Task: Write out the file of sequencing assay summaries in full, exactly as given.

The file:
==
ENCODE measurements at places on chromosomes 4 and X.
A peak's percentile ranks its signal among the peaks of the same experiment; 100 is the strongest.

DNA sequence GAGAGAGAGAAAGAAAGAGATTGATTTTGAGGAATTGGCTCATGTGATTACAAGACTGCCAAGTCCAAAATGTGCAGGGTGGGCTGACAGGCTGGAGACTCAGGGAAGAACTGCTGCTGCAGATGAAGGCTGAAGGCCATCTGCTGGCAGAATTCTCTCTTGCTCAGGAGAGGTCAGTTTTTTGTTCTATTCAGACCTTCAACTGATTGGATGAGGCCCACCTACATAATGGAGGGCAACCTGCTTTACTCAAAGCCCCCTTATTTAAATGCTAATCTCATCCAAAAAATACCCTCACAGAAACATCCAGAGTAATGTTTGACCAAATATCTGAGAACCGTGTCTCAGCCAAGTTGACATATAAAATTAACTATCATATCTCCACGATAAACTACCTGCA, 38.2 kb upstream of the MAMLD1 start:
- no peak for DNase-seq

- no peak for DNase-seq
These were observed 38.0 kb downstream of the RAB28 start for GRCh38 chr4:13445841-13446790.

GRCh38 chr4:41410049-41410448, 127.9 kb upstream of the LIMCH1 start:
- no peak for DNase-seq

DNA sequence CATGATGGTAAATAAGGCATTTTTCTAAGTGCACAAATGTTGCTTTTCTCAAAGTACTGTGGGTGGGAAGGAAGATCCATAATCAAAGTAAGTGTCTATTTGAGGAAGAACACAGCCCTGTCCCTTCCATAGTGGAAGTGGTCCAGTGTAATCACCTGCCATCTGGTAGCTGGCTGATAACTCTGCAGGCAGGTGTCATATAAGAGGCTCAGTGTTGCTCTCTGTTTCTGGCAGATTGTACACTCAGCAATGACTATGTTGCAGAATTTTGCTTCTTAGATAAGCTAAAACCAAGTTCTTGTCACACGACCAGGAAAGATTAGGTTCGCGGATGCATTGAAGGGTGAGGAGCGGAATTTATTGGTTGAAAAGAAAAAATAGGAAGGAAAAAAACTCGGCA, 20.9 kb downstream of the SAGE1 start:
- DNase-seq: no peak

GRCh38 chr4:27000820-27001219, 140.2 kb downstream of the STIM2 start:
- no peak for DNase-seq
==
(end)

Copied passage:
ENCODE measurements at places on chromosomes 4 and X.
A peak's percentile ranks its signal among the peaks of the same experiment; 100 is the strongest.

DNA sequence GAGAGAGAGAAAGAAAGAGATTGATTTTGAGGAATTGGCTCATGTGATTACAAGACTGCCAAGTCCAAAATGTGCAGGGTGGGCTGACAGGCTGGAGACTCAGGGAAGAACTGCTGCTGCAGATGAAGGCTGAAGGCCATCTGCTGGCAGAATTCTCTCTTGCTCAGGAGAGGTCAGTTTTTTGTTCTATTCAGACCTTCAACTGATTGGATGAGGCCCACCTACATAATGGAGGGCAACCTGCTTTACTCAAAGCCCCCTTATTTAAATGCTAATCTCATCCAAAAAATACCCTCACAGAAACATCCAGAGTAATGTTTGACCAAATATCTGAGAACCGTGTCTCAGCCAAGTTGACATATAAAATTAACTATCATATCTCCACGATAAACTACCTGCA, 38.2 kb upstream of the MAMLD1 start:
- no peak for DNase-seq

- no peak for DNase-seq
These were observed 38.0 kb downstream of the RAB28 start for GRCh38 chr4:13445841-13446790.

GRCh38 chr4:41410049-41410448, 127.9 kb upstream of the LIMCH1 start:
- no peak for DNase-seq

DNA sequence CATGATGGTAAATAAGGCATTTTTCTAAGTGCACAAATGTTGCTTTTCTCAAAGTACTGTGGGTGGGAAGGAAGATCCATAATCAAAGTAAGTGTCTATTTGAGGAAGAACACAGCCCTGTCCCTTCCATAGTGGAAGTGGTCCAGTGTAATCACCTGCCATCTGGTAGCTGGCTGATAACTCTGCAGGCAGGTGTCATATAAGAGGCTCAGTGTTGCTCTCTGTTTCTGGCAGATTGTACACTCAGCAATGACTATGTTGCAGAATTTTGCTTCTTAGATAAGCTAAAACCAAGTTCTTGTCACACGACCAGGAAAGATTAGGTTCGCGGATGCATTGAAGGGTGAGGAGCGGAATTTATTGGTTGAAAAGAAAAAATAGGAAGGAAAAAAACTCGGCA, 20.9 kb downstream of the SAGE1 start:
- DNase-seq: no peak

GRCh38 chr4:27000820-27001219, 140.2 kb downstream of the STIM2 start:
- no peak for DNase-seq